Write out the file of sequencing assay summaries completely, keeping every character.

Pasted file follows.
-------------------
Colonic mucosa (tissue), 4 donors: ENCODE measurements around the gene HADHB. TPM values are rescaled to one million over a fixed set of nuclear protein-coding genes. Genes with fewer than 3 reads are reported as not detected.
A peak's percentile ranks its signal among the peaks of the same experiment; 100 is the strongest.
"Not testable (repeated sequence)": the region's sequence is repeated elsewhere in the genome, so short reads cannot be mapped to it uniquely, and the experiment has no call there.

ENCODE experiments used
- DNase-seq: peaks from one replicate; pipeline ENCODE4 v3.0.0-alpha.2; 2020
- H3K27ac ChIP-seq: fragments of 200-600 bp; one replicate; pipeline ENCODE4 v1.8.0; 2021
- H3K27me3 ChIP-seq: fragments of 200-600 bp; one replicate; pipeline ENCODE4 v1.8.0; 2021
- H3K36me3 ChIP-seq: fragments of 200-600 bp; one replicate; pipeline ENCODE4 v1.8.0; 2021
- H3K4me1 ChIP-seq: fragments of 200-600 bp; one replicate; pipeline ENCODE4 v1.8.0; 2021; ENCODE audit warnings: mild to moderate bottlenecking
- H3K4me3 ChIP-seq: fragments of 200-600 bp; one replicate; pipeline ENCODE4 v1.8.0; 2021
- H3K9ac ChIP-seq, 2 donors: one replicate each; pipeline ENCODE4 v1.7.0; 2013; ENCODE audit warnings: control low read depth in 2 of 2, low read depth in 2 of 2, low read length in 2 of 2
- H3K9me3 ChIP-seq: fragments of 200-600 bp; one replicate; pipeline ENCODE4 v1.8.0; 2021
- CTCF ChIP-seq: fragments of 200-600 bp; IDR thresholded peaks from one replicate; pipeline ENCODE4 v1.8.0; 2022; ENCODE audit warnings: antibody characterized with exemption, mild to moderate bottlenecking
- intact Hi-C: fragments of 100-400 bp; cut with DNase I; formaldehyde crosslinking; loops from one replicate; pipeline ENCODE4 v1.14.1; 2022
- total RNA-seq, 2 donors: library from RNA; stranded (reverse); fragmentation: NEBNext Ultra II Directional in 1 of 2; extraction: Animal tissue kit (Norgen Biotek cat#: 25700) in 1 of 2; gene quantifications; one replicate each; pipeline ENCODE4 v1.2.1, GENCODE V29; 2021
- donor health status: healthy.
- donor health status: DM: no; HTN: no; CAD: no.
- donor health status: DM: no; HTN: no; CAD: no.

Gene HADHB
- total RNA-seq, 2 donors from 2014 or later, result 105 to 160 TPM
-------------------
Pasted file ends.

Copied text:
Colonic mucosa (tissue), 4 donors: ENCODE measurements around the gene HADHB. TPM values are rescaled to one million over a fixed set of nuclear protein-coding genes. Genes with fewer than 3 reads are reported as not detected.
A peak's percentile ranks its signal among the peaks of the same experiment; 100 is the strongest.
"Not testable (repeated sequence)": the region's sequence is repeated elsewhere in the genome, so short reads cannot be mapped to it uniquely, and the experiment has no call there.

ENCODE experiments used
- DNase-seq: peaks from one replicate; pipeline ENCODE4 v3.0.0-alpha.2; 2020
- H3K27ac ChIP-seq: fragments of 200-600 bp; one replicate; pipeline ENCODE4 v1.8.0; 2021
- H3K27me3 ChIP-seq: fragments of 200-600 bp; one replicate; pipeline ENCODE4 v1.8.0; 2021
- H3K36me3 ChIP-seq: fragments of 200-600 bp; one replicate; pipeline ENCODE4 v1.8.0; 2021
- H3K4me1 ChIP-seq: fragments of 200-600 bp; one replicate; pipeline ENCODE4 v1.8.0; 2021; ENCODE audit warnings: mild to moderate bottlenecking
- H3K4me3 ChIP-seq: fragments of 200-600 bp; one replicate; pipeline ENCODE4 v1.8.0; 2021
- H3K9ac ChIP-seq, 2 donors: one replicate each; pipeline ENCODE4 v1.7.0; 2013; ENCODE audit warnings: control low read depth in 2 of 2, low read depth in 2 of 2, low read length in 2 of 2
- H3K9me3 ChIP-seq: fragments of 200-600 bp; one replicate; pipeline ENCODE4 v1.8.0; 2021
- CTCF ChIP-seq: fragments of 200-600 bp; IDR thresholded peaks from one replicate; pipeline ENCODE4 v1.8.0; 2022; ENCODE audit warnings: antibody characterized with exemption, mild to moderate bottlenecking
- intact Hi-C: fragments of 100-400 bp; cut with DNase I; formaldehyde crosslinking; loops from one replicate; pipeline ENCODE4 v1.14.1; 2022
- total RNA-seq, 2 donors: library from RNA; stranded (reverse); fragmentation: NEBNext Ultra II Directional in 1 of 2; extraction: Animal tissue kit (Norgen Biotek cat#: 25700) in 1 of 2; gene quantifications; one replicate each; pipeline ENCODE4 v1.2.1, GENCODE V29; 2021
- donor health status: healthy.
- donor health status: DM: no; HTN: no; CAD: no.
- donor health status: DM: no; HTN: no; CAD: no.

Gene HADHB
- total RNA-seq, 2 donors from 2014 or later, result 105 to 160 TPM